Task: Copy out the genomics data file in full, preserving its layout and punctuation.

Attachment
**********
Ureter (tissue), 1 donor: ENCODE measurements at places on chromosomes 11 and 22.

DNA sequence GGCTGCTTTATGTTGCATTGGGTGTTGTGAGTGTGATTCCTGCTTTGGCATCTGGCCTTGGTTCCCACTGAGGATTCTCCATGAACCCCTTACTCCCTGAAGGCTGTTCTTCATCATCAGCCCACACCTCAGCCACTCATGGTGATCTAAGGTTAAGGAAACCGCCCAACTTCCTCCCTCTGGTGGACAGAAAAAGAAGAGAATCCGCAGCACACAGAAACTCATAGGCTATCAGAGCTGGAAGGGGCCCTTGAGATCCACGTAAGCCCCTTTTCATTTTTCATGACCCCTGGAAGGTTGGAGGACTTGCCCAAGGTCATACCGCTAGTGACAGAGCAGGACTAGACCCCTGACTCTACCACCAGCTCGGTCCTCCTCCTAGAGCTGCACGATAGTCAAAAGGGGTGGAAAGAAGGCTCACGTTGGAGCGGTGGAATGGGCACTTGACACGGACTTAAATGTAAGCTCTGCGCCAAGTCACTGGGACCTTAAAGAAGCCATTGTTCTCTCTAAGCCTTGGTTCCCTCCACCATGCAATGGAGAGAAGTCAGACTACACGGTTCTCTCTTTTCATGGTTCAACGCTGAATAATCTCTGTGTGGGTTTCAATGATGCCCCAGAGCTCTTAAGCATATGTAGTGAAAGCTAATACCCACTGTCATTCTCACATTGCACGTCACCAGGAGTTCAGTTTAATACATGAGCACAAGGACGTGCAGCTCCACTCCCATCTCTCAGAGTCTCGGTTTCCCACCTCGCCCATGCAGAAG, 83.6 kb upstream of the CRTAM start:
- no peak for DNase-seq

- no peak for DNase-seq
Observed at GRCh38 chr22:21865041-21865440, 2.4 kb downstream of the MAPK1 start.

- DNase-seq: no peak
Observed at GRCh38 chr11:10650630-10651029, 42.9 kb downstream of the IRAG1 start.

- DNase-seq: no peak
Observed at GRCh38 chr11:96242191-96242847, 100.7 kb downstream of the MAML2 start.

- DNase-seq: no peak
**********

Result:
Ureter (tissue), 1 donor: ENCODE measurements at places on chromosomes 11 and 22.

DNA sequence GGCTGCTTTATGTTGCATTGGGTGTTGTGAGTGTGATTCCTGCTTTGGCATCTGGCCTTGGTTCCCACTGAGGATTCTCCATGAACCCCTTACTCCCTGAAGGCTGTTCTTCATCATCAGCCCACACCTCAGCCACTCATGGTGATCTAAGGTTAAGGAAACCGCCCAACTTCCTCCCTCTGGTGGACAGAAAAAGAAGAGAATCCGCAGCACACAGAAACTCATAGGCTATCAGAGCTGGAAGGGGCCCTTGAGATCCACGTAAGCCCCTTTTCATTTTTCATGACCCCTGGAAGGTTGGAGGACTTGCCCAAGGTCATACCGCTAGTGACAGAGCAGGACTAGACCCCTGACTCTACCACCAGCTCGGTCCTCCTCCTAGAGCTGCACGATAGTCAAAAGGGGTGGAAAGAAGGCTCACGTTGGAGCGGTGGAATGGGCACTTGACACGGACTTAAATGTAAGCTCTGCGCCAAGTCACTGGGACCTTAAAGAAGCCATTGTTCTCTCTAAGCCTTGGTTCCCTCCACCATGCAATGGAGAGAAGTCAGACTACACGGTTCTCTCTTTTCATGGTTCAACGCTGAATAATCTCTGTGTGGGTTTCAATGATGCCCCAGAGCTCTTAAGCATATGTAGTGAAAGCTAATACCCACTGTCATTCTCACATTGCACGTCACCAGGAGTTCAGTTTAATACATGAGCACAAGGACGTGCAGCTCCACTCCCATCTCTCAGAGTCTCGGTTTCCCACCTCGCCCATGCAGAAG, 83.6 kb upstream of the CRTAM start:
- no peak for DNase-seq

- no peak for DNase-seq
Observed at GRCh38 chr22:21865041-21865440, 2.4 kb downstream of the MAPK1 start.

- DNase-seq: no peak
Observed at GRCh38 chr11:10650630-10651029, 42.9 kb downstream of the IRAG1 start.

- DNase-seq: no peak
Observed at GRCh38 chr11:96242191-96242847, 100.7 kb downstream of the MAML2 start.

- DNase-seq: no peak